Friday, August 26, 2011

Cover Art

I need help.

Okay, not like that, but I know myself well enough to understand some of the things I do well, and others I don't do so well.

Writing, I seem to have a knack for. Art, colors, design -- not so much. Despite that limitation, I've been working on book cover ideas for my first three novels. I love getting the novels printed at CreateSpace -- just as proof copies right now. But I'm struggling with the cover for INCENTIVIZE, so I'm asking for your help picking the best design.

A few basics on covers -- five objectives
  1. Make the subject matter clear.
  2. Communicate one big idea
  3. Emphasize the book's target audience
  4. Entice a potential reader to look further
  5. Communicate how the book will enhance the reader's life (I'm not making that up).
So let's start with the two covers I'm reasonably happy with:

This first cover is for LEVERAGE, a story set in Minnesota about a mid-level corporate manager and recreational runner who gets sucked into an espionage investigation.

I think this cover is good, but not great. Running is important to the main character, and he does actually outrun the bad guys at one point. And that chase does take place through a wooded area on a path.

I had trouble, however, finding an image of someone having their teeth drilled out with a hand drill, which might have been a little more on target to the plot of the book.

Next is DELIVERABLES about the wrecking of a product licensing deal for a world changing battery technology, and how the scheme impacted one particular employee.

I really love this image -- if you look at the picture closely, you can see that bomb-shaped thing, is actually constructed of batteries. It fits the theme of the book perfectly, and is also odd looking enough that you might pause to look closer.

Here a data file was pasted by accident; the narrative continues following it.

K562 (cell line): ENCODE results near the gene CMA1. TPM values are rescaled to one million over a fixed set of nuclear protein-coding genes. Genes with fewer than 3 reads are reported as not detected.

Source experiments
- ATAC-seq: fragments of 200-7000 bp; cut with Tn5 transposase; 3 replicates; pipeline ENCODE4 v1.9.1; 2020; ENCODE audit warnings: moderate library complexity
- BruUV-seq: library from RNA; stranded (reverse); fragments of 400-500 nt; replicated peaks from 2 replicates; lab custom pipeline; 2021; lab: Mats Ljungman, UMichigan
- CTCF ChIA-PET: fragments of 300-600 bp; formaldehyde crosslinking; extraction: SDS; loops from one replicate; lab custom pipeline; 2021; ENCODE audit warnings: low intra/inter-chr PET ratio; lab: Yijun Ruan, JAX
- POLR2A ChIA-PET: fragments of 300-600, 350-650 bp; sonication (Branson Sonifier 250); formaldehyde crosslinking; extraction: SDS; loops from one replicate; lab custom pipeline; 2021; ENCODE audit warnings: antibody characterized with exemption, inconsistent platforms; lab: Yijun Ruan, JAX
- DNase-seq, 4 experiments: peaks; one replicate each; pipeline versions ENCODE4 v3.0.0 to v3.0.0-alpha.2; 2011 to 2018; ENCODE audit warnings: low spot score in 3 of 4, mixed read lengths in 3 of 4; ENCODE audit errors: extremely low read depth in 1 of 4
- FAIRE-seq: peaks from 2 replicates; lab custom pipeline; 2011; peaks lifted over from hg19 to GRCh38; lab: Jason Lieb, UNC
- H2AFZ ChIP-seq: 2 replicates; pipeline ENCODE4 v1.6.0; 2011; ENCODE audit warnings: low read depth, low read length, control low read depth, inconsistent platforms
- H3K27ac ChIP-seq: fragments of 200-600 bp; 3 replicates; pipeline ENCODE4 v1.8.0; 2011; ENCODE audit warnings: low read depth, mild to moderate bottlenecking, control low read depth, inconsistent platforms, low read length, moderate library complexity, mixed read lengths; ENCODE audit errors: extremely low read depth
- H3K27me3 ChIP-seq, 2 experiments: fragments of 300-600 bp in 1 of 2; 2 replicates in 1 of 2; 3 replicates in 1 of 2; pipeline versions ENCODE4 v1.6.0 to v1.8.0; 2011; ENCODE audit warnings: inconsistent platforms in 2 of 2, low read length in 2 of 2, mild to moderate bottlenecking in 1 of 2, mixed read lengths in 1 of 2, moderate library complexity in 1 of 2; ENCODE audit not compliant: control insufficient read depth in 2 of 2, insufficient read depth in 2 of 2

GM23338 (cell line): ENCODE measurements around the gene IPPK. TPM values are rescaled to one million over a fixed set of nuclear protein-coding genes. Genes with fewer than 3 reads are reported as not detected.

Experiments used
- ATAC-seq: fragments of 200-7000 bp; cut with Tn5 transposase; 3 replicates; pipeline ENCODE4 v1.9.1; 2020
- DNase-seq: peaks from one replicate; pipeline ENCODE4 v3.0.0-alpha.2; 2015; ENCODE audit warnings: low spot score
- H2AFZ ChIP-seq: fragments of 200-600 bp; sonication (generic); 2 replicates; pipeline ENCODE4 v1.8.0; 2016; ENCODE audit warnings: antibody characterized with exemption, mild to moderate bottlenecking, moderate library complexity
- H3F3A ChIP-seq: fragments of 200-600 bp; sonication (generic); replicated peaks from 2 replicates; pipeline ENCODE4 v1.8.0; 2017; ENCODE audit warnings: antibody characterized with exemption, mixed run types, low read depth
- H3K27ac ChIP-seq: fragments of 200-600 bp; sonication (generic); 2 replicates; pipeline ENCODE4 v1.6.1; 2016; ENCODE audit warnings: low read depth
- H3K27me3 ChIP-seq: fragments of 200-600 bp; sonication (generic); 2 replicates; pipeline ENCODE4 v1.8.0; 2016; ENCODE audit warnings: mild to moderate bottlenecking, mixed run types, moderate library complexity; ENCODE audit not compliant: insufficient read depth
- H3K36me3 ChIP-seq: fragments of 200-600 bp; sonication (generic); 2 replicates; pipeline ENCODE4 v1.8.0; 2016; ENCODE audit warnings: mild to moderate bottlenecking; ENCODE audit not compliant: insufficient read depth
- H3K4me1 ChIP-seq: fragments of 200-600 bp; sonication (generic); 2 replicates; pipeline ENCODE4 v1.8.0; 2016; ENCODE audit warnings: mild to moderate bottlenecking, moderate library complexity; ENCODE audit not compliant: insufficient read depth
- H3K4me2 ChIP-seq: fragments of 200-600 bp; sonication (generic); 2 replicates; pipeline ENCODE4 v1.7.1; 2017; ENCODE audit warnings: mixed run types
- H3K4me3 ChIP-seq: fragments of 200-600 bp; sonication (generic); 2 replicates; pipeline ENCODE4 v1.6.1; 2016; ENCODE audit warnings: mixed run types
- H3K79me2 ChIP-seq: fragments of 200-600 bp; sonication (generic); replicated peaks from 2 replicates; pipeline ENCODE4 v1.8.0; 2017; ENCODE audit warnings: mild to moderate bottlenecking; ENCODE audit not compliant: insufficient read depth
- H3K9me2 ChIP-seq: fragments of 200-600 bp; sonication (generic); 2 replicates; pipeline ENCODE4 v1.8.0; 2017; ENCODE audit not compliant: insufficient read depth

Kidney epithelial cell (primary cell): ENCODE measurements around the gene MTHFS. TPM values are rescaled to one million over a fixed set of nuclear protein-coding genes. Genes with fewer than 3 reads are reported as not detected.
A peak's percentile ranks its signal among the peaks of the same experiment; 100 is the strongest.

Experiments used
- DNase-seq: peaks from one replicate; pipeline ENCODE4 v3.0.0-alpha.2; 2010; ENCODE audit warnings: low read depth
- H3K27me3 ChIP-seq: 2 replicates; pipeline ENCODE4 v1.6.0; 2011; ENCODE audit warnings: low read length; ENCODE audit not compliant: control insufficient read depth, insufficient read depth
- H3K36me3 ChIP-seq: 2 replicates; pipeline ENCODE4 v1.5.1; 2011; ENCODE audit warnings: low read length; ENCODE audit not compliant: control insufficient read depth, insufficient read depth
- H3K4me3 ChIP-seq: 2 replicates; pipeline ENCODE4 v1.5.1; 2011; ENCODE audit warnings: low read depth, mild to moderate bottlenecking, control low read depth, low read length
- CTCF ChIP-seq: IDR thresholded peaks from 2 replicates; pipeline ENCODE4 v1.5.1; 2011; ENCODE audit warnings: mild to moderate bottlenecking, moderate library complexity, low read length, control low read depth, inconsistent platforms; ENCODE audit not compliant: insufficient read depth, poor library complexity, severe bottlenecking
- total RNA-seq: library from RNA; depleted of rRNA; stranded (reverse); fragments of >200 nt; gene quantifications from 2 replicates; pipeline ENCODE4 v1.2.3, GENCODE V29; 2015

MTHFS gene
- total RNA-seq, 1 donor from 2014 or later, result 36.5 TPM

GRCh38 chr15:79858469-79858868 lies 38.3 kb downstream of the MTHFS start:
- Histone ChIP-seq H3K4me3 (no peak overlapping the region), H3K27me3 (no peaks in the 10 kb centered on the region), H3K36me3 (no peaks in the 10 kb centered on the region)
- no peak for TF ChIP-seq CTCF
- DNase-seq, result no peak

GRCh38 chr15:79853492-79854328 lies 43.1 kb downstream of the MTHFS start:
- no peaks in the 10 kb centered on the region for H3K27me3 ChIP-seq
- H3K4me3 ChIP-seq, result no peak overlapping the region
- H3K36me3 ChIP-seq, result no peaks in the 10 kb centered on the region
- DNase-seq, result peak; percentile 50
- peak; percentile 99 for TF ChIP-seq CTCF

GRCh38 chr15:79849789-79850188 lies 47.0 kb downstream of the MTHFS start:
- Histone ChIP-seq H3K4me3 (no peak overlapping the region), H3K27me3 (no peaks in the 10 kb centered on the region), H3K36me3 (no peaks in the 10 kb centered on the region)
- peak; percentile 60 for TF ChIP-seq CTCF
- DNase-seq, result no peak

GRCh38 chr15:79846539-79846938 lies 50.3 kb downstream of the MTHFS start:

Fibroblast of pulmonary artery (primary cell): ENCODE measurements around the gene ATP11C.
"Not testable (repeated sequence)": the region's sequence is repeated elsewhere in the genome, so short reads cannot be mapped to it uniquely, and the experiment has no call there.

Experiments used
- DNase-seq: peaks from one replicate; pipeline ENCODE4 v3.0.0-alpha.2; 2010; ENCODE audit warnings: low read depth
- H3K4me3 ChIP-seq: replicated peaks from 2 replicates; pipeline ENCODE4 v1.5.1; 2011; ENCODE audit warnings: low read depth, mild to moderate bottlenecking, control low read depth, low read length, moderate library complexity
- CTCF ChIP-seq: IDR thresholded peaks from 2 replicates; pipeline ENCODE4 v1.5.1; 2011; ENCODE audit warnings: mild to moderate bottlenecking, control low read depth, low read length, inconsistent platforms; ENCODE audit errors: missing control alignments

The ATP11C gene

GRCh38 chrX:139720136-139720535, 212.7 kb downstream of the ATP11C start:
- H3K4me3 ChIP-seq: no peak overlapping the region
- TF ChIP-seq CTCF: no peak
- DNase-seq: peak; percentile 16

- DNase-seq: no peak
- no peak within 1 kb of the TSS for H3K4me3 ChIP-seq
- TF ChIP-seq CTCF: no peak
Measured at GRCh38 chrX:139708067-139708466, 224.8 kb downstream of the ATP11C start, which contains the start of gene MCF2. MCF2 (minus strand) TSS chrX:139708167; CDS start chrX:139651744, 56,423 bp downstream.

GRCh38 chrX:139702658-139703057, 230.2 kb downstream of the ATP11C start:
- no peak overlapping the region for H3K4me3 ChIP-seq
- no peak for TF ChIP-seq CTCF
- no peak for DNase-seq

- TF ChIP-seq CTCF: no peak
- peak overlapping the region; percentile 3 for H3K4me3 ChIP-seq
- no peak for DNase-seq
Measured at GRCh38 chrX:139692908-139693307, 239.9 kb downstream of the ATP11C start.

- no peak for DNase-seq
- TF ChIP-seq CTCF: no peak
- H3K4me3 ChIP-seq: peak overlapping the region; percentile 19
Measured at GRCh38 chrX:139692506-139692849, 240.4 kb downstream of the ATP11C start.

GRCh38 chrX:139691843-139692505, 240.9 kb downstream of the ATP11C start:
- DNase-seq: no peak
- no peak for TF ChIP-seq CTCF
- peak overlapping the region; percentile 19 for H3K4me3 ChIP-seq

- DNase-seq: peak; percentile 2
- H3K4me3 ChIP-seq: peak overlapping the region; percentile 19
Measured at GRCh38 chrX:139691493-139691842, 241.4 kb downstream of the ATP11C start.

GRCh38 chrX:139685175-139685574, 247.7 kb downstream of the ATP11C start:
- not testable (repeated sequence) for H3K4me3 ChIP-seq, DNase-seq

And now for the difficult one -- INCENTIVIZE. This is the story about a young American woman working for an International mining company who comes to East Africa, is kidnapped while visiting the Dallol hot springs, is held captive in Mogadishu, escapes and is arrested as a spy, and then is nearly killed in a huge explosion at a hotel in Addis Ababa. Yeah, a lot of bad stuff happens to her. Anyway, each of the possible covers hits on a different theme from the book.

This is potential cover number 1.

A picture of a fire and it's devastation in an African country, with a man in the foreground getting ready to try to spray it with water.

This could be the hotel after the explosion, or just the disaster which is Mogadishu. It kind of covers both bases, and I like it because of that.

Potential cover number 2.

I'm not sure where this photo is taken, but I think it is a great shot representing the hotel going up in an explosion.

My only problem with it is the surrounding area doesn't look anything like Addis Ababa (too primitive, too "disastered").

On the other hand, it is dramatic.

Potential cover number 3.

This picture is of the Dallol hot springs. Some important action takes place at this location, and the hot springs are dramatic, desolate and eye-catching.

Unfortunately, it doesn't do a great job of grabbing a big idea from the story.

If only there was a group of mercenaries in a truck in the background....

Potential cover number 4.

The plot of this novel revolves around mining, and some bad things that could result if an immoral mining executive managed to have the opportunity.

And, of course, the story is set in Africa.

So, my plea for help -- which of the four covers do you like the best? Give me some much needed guidance!

Friday, August 19, 2011

A Ditch to Die In

This concept I owe to a colleague at one of my more recent employers.

We all love to be right -- in fact, we love it so much that sometimes we lose track of whether being right is actually important. Knowing when to gracefully accept a loss rather than pushing something to its extreme is an important survival skill in business.

Hence, the concept of carefully selecting your "ditch to die in".